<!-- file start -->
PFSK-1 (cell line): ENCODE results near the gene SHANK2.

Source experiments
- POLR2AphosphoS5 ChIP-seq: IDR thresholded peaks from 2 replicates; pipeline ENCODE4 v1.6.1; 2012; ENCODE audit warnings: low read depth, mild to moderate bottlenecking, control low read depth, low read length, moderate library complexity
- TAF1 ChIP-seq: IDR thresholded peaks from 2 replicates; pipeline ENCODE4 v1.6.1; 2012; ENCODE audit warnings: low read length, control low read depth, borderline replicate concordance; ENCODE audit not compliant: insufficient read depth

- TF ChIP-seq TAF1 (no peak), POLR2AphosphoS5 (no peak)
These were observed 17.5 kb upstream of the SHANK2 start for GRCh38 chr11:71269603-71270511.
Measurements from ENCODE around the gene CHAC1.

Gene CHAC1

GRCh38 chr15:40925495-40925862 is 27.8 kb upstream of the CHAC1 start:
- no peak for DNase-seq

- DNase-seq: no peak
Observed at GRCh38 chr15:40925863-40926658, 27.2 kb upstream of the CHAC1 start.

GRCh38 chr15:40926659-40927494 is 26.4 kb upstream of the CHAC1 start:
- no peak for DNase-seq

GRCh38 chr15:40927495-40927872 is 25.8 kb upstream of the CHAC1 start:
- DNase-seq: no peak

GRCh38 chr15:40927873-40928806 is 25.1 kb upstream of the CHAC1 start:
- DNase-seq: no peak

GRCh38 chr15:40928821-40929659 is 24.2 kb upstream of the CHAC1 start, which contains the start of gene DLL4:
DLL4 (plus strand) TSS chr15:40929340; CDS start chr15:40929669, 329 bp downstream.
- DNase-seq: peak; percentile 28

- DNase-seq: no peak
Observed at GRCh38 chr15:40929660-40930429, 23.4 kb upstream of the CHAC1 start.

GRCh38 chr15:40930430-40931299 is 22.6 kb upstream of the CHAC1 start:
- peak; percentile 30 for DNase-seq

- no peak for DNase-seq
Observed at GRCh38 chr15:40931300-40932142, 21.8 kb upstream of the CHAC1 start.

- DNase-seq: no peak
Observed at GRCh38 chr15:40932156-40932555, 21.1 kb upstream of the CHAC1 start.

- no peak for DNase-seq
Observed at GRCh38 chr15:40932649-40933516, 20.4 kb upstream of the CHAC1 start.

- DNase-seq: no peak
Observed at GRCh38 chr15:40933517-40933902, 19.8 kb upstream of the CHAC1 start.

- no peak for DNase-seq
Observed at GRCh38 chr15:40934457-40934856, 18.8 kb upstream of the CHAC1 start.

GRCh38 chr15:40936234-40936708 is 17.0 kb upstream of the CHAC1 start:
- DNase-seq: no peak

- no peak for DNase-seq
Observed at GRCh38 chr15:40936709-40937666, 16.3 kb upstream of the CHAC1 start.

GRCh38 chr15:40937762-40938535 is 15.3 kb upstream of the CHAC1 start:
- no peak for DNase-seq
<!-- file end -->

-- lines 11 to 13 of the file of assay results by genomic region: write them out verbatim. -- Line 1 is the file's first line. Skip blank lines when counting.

- DNase-seq: no peak
Observed at GRCh38 chr15:40925863-40926658, 27.2 kb upstream of the CHAC1 start.

GRCh38 chr15:40926659-40927494 is 26.4 kb upstream of the CHAC1 start: